14 September 2020 saw Sherif Zakhour successfully defending his PhD (Zakhour 2020a) at the Royal Institute of Technology. Comparing planning theorists as to where they stand on democracy, Sherif’s comments on my ‘A Decision Centred View of Environmental Planning’ (Faludi 1987) are meticulously fair. He also intimates that there have been, sometimes ill-conceived comments on my earlier ‘Planning Theory’. (Faludi 1978 [1973], see also Zakhour 2020b; for my own, more or less last reflections on my planning theory see Faludi 1998).

Zakhour is remarkable not only for his fairness but also for his taking account of works of Pierre Rosanvallon’s available in English. Reading it mostly in French may have made me focus too much on the language. I seem to have failed appreciating him, like his teacher Claude Lefort identifying what Zakhour calls the ‘democratic void’ left by the monarch’s not only being chased away, but meeting his end at the guillotine. As Hardt and Negri (2000, 102) say: henceforth, the people had to be imagined as an organic whole: a nation.

Which in turn leads to asking who belongs and who does not, with in its wake questions concerning the territory people may call their own. Taking possession – and the defense of – territories thus became an issue, not simply of enlarging or maintaining the property of the monarch, but of the people’s very identity: what Balibar (2009, 193) calls the sacralisation of borders.

To the best of my knowledge, Rosanvallon has never asked what territory the people should call their own. He is dealing with democracy within one state: the French one. Bear with me – I have not kept up with the planning theoretical literature – but I suspect the planning theorists Zakhour positions within a triangle formed by the ‘liberalism’, ‘voluntarism’ and ‘rationalism’ enclosing the ‘democratic void’ Rosanvallon and Lefors’ do the same: problematise democracy within one state, thereby loosing sight of the fact that we perhaps wrongly assume the state and the people being encased within fixed borders, creating more issues for democratic legitimacy as it does.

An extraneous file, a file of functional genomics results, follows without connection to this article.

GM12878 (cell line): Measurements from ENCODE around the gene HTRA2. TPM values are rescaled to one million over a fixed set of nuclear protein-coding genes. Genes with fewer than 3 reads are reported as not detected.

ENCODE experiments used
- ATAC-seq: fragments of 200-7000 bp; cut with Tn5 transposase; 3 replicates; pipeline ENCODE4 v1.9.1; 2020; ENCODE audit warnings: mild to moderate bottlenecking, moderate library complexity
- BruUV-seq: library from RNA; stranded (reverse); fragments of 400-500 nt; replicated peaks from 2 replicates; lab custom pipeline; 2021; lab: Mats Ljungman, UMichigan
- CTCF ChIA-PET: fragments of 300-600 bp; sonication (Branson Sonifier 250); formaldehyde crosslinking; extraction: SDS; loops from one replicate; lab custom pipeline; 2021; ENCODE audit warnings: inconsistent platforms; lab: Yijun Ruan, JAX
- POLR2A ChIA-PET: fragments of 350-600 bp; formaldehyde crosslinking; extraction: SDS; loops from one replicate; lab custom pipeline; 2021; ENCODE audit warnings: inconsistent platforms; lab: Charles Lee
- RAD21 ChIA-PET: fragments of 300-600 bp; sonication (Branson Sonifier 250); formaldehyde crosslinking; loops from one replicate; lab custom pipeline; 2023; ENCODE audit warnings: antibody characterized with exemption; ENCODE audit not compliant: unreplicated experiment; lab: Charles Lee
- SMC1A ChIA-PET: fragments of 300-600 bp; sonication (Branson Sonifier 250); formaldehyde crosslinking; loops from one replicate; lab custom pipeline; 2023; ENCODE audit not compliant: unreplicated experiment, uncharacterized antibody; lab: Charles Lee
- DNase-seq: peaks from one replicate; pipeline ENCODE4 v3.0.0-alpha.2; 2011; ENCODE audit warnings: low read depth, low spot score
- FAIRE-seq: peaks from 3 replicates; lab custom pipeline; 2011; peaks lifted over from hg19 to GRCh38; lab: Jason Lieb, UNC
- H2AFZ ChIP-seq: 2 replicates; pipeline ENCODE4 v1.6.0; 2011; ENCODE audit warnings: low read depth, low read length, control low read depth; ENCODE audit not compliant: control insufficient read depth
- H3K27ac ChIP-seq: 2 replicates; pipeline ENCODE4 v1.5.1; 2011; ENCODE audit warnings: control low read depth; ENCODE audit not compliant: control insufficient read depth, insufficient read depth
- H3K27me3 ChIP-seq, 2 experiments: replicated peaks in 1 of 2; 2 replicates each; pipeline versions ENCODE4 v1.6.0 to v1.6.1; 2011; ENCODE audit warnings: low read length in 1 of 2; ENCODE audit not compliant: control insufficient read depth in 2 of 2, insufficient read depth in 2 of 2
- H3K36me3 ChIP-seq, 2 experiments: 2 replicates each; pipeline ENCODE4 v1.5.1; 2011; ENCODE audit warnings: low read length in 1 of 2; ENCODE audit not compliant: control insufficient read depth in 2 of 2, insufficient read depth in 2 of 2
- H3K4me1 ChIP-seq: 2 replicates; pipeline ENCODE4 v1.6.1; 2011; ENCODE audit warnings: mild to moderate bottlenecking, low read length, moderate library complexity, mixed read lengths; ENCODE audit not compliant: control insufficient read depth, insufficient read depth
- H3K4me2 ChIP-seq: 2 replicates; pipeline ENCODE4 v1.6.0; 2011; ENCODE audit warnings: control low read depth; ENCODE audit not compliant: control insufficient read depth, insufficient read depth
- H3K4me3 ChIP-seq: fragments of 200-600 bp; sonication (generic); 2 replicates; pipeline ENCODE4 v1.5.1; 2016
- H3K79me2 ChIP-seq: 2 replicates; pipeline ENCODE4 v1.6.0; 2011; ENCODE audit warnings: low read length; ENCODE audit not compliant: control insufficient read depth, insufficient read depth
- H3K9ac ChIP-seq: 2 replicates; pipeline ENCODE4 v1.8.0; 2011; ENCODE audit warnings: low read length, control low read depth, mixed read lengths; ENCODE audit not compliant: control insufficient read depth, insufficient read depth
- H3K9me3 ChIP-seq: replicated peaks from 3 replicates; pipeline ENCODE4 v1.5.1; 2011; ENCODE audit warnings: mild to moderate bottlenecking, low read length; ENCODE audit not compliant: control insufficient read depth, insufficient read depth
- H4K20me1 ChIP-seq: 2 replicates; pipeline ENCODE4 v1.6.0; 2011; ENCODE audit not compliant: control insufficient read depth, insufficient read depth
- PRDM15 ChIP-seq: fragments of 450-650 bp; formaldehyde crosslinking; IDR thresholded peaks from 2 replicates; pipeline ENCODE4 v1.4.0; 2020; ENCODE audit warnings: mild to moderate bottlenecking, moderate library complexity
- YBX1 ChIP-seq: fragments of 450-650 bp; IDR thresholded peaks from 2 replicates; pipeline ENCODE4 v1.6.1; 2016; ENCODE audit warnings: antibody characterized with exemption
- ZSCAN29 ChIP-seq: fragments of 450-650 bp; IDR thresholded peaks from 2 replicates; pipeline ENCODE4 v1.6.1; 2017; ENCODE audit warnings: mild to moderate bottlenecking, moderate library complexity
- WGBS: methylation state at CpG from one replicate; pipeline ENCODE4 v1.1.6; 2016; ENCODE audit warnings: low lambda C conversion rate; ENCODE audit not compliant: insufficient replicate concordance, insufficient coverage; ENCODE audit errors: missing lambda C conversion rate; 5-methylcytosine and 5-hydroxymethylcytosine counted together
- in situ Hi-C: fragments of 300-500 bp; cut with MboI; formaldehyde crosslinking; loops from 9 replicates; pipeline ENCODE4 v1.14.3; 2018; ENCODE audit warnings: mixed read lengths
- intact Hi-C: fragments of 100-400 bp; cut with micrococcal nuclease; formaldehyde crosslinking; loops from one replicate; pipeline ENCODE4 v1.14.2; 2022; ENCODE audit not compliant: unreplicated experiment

References:

Balibar, E. (1993) ‘Europe as borderland’, Environment and Planning D: Planning and Society, 27, 190-2015.

Faludi, A. (1978 [1973]) Planning Theory, Pergamon, Oxford.

Faludi, A. (1987) A Decision-centred View of Planning, Pergamon, Oxford.

Faludi, A. (1998) ‘From planning theory mark 1 to planning theory mark 3’, Environment and Planning B: Planning and Design Anniversary Issue, 110-117.

Hardt, M., Negri, A. (2000) Empire, Harvard University Press, Cambridge MA.

Zakhour, S. (2020a) Democracy and Planning: Contested Meanings in Theory and Practice, Doctoral Thesis in Planning and Decision Analysis, KTH Royal Institute of Technology, Stockholm.

Zakhour, S. (2020b). The democratic legitimacy of public participation in planning: Contrasting optimistic, critical, and agnostic understandings. Planning Theory. Advanced online publication: https://doi.org.10.1177/1473095219897404.

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